BERLIN (Reuters) - Riders have come and gone, technology advanced and tactics evolved in the 12 years since Britain’s domination of track cycling’s team pursuit began at the Beijing Olympics.
The irreplaceable and ever-present cog that has kept the machine churning out medals, however, is Ed Clancy.
When he retires later this year it could be with a fourth successive Olympic gold medal. Usually that guarantees celebrity status — but the gritty 34-year-old Clancy’s feats have come in a spectacular era for British cycling and his contribution does not always get the recognition it deserves.
Two of the men with whom Clancy has won team pursuit Olympic gold — Bradley Wiggins and Geraint Thomas — achieved fame and fortune on the road by winning the Tour de France.
Clancy, though, has just kept churning around the world’s wooden ovals on which he has won three Olympic, six world and five European titles. It is getting harder though and he admits he will be the grandad of the British endurance squad trying to put down a marker at this week’s world championships in Berlin.
A seventh rainbow jersey would be nice, but Clancy has his eyes fixed firmly on a golden farewell in Tokyo — where victory, he says, would top everything he has done on a bike.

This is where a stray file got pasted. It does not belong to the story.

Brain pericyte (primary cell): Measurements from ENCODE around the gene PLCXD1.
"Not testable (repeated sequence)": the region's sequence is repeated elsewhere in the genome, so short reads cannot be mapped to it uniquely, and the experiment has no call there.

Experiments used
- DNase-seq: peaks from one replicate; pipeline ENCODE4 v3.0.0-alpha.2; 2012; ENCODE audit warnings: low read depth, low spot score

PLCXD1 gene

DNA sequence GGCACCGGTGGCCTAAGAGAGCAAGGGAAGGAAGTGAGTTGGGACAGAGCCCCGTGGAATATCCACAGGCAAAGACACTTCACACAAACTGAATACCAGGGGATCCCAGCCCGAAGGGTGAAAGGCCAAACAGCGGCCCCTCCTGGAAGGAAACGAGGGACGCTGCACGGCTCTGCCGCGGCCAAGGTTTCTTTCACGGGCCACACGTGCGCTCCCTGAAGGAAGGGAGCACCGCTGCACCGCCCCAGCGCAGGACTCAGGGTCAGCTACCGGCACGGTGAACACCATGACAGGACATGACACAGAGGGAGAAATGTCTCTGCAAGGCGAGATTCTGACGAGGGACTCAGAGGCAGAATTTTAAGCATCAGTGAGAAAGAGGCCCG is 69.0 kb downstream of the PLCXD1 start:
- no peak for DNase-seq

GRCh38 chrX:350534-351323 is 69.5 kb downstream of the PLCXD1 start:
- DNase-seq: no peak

“It wouldn’t only be my biggest achievement, it would be the toughest as well,” Clancy told reporters ahead of the Berlin championships where he must show no sign of slowing down if he is to cement his place in the Olympic squad.
“I ain’t getting any younger, I wouldn’t say I’m past it yet, but you have to bear in mind I’ll be 35 next month and I’m riding around with superkids like Ethan (Hayter), who can literally do twice my workload and still soak it up better.”
A student of his sport, Clancy says team pursuit has changed since he won his first world gold medal in 2005 — evolving into a hybrid endurance/speed event full of ‘85 kilo machines’.
“Big muscle mass, they spend a bit of time in the gym. Just look at the times,” Clancy said.
Five nations (and Britain isn’t one of them) have gone under three minutes 50 seconds this year — Britain’s winning time in Rio — and Australia are looking like the team to beat.
But Clancy has seen it all before and is not panicking, especially with Britain keeping its new bike and suits under wraps until Tokyo — a tried and tested formula.
“I think it’s fair to say we have a small aerodynamic handicap,” Clancy said. “But we’ll have just as good kit in Tokyo. At the worlds we will be not quite as impressive as what we do in another five months time.”
What Britain also have is Clancy’s memory bank of experience and his ability to handle the Olympic pressure cooker.
Modestly he says he “puts his two cents” in but the rest of the endurance squad — Hayter, Kian Emadi, Ollie Wood and Charlie Tanfield, know they are lucky to have him.
“He is still at the top of his game, he’s the cornerstone of the team,” former sprinter Emadi says. “You appreciate the experience he has and when he speaks.
“He’s got the wealth of three (Olympic winning) teams’ knowledge in him. As well as the physical things he brings, it’s like having a coach slash rider in the four.”
Clancy says Britain’s team pursuit future is in safe hands with the new crop, but before vacating his saddle, wants one more ride to the top of the Olympic podium.
“A fourth time, it’s the dream which keeps me motivated, keeps me going,” he said.
Reporting by Martyn Herman; Editing by Toby Davis